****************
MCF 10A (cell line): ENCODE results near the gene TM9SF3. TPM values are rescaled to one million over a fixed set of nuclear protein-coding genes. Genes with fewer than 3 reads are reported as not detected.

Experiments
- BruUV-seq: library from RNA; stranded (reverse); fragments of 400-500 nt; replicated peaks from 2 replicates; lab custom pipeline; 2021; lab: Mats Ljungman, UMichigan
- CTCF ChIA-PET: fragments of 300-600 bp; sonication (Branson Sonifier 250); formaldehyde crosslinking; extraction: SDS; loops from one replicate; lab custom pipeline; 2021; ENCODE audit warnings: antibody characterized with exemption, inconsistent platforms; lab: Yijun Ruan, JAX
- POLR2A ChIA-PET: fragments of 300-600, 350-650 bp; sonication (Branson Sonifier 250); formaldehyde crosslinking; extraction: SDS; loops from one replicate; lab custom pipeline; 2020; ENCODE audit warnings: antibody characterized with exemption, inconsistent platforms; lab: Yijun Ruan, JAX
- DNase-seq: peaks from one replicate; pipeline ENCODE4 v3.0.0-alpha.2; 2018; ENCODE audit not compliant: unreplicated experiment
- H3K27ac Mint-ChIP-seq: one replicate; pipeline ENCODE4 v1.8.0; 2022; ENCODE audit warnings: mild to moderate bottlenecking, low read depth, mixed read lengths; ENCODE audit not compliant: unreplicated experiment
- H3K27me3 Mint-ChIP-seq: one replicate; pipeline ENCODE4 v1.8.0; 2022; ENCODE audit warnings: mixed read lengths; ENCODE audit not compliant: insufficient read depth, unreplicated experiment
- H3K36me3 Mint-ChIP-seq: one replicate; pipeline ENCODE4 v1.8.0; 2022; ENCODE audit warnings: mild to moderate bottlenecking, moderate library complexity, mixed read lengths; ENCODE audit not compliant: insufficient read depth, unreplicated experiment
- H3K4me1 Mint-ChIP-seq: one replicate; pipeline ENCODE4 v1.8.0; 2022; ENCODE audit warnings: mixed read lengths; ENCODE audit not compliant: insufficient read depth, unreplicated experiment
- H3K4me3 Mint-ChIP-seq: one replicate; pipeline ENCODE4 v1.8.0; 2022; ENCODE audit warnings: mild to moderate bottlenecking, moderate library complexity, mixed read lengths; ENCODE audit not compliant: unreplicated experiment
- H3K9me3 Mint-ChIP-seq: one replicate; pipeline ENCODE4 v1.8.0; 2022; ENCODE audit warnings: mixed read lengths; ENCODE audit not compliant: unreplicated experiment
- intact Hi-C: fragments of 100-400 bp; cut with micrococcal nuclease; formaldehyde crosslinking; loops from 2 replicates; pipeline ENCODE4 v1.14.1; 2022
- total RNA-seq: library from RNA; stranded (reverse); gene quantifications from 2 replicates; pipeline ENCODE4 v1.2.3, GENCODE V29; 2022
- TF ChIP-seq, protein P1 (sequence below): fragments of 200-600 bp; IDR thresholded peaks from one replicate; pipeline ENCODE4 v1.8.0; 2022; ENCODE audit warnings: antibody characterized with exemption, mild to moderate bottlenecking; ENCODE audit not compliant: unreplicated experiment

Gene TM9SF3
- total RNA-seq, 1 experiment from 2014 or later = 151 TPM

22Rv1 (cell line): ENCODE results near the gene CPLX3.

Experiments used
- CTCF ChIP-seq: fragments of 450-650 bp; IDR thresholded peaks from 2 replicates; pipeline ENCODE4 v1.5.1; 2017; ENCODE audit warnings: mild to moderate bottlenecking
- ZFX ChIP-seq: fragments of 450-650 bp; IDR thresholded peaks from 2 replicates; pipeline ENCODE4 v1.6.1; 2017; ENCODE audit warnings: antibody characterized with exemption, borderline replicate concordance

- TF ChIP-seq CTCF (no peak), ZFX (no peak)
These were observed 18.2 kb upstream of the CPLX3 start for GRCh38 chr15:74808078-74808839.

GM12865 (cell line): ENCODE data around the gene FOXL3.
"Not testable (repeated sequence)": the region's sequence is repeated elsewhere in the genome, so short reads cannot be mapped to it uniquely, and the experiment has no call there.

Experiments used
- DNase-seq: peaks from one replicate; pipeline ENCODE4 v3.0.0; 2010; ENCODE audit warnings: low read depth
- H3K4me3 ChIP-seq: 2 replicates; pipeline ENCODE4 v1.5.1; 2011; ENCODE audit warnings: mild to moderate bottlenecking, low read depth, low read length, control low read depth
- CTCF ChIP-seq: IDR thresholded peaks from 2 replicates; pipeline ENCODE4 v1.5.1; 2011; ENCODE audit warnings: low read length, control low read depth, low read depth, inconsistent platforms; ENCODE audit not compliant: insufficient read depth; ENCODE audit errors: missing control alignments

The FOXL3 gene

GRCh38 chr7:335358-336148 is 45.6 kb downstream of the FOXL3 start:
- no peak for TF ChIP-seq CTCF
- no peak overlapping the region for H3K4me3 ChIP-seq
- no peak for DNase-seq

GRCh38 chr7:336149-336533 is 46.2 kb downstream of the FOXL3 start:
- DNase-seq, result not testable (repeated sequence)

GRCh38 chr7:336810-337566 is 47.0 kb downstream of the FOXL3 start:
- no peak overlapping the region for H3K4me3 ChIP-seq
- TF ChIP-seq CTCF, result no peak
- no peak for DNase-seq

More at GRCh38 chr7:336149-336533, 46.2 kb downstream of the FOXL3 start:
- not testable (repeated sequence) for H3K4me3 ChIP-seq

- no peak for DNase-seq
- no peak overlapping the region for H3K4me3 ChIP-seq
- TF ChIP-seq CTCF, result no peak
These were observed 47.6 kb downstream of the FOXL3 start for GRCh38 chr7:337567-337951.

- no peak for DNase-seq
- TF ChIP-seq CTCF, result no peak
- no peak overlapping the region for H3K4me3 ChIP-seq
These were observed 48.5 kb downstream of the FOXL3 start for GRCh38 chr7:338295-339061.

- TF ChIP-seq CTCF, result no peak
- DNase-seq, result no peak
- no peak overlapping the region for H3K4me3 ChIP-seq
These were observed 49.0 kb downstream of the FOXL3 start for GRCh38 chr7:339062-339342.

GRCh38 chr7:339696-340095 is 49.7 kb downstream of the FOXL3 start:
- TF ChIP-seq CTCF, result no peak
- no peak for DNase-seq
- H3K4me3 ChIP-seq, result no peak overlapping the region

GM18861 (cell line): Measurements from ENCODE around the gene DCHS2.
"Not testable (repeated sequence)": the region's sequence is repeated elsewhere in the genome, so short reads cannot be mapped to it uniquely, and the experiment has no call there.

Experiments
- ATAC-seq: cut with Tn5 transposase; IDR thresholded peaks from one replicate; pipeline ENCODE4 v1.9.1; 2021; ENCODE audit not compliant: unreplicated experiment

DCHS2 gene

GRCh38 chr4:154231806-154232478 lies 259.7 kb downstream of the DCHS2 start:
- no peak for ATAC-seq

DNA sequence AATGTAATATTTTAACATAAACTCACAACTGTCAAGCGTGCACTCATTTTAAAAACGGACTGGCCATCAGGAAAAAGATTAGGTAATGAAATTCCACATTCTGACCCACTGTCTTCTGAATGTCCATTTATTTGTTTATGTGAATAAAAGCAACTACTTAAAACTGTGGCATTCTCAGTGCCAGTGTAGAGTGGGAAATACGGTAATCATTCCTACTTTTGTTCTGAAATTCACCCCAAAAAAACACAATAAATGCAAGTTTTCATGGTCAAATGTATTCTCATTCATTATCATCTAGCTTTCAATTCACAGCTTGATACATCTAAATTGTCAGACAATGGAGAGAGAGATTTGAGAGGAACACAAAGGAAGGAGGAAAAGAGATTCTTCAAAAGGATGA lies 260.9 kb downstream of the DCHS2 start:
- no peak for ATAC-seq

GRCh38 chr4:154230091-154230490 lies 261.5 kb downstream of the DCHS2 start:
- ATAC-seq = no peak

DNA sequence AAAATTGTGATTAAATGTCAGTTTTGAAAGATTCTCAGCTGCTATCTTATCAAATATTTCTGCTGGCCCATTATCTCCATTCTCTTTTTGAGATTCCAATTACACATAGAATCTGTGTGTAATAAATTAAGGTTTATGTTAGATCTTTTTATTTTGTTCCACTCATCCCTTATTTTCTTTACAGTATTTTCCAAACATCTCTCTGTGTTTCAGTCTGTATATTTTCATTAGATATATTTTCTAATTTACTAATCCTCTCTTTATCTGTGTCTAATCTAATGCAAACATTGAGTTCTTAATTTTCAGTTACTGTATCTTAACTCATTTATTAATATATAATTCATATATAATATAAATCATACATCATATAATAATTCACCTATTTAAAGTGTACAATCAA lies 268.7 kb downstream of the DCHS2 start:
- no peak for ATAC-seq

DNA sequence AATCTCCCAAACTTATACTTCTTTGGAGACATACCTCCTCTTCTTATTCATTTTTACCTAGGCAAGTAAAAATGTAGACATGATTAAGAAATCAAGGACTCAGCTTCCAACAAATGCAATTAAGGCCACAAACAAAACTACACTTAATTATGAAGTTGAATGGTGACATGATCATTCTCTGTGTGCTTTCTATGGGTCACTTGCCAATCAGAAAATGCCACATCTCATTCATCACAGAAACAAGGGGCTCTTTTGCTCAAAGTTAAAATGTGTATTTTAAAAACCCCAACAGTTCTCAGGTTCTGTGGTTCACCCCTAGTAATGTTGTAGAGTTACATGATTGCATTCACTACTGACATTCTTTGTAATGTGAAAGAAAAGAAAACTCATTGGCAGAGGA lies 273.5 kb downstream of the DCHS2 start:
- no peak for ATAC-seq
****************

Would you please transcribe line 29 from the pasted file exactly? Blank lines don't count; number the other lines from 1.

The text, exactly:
- CTCF ChIP-seq: IDR thresholded peaks from 2 replicates; pipeline ENCODE4 v1.5.1; 2011; ENCODE audit warnings: low read length, control low read depth, low read depth, inconsistent platforms; ENCODE audit not compliant: insufficient read depth; ENCODE audit errors: missing control alignments